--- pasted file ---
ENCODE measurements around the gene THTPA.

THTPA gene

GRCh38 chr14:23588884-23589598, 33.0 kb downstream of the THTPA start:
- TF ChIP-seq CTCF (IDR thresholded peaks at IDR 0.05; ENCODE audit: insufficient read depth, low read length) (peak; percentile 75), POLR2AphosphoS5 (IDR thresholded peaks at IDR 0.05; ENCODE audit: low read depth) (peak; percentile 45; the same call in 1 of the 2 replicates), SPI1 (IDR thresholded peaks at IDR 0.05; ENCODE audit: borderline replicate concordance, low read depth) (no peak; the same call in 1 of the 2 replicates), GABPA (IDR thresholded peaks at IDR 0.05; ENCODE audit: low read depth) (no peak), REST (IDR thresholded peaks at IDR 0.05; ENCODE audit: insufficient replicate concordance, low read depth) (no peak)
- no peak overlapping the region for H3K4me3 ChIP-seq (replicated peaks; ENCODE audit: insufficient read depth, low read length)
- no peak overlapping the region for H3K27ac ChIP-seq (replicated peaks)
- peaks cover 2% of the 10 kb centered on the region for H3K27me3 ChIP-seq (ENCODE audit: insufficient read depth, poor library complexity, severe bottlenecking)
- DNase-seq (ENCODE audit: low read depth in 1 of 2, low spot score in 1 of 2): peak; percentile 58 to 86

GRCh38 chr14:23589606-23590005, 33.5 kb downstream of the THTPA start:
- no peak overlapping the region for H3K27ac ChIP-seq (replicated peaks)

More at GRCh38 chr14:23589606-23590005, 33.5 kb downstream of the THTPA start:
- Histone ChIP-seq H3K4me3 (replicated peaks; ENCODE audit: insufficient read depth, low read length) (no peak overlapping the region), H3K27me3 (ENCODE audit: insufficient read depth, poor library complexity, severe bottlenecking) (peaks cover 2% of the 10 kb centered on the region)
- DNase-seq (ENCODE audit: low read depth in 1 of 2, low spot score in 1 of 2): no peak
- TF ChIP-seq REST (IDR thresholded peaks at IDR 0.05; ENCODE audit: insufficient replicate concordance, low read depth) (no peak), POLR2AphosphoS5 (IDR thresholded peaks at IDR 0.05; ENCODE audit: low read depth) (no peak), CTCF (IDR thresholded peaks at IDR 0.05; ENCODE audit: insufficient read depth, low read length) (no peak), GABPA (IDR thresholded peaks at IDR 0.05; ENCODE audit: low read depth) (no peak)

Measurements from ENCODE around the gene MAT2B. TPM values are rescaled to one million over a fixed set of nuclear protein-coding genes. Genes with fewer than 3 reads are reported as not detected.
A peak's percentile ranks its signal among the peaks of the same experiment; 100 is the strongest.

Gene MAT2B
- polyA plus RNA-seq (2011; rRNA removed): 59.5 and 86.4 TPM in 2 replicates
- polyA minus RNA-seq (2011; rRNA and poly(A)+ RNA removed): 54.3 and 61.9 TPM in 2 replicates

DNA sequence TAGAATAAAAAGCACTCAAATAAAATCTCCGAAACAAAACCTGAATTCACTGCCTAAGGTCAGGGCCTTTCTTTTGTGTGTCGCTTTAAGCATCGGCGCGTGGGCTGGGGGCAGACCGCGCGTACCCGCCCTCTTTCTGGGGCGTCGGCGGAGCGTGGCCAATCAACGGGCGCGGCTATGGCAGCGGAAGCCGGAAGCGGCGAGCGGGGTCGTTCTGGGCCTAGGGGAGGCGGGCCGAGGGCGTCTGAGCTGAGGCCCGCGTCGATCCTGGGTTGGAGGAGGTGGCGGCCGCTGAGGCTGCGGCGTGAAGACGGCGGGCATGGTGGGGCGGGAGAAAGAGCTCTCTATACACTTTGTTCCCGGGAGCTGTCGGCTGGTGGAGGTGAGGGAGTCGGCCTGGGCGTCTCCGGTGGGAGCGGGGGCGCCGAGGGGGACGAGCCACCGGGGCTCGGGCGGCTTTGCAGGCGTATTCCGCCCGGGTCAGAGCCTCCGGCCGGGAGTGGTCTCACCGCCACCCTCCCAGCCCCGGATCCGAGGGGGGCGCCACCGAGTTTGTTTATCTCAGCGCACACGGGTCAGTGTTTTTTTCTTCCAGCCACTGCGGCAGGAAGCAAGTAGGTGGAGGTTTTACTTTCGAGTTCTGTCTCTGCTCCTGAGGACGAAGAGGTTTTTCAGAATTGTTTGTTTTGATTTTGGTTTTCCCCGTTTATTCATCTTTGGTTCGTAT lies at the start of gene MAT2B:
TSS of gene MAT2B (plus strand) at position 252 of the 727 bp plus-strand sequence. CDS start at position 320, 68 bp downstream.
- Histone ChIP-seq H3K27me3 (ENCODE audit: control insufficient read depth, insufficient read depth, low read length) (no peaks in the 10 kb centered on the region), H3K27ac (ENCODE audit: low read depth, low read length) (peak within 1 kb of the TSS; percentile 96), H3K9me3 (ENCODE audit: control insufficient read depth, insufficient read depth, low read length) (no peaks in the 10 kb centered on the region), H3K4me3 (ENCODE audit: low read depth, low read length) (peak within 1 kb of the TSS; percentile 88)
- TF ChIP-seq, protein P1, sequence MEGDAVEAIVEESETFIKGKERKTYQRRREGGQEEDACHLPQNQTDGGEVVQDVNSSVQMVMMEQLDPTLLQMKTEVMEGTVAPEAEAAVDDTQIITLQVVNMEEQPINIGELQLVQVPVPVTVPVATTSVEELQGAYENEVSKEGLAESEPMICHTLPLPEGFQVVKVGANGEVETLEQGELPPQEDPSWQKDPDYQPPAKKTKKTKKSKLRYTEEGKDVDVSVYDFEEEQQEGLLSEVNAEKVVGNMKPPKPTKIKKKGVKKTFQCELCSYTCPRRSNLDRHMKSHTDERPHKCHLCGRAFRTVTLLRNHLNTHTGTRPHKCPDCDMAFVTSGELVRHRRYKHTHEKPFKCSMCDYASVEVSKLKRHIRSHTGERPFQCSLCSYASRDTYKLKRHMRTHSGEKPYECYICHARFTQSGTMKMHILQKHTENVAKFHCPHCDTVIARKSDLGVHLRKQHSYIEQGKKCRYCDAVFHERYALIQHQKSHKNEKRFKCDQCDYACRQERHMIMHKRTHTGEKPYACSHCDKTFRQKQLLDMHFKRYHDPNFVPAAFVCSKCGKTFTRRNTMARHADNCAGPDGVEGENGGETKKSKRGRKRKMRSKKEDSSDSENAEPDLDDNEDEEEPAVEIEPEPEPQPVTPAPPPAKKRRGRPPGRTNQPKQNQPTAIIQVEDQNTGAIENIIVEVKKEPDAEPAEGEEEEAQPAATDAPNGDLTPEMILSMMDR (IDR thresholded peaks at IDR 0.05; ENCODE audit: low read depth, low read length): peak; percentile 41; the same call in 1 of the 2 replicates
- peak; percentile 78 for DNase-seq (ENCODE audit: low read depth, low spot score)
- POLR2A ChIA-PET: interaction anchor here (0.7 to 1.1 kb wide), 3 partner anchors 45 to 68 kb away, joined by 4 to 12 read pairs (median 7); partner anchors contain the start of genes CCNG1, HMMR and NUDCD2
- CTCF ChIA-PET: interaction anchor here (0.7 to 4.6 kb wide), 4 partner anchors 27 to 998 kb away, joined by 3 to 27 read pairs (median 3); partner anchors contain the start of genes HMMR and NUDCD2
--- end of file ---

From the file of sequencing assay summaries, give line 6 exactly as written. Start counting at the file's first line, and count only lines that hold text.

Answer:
- no peak overlapping the region for H3K27ac ChIP-seq (replicated peaks)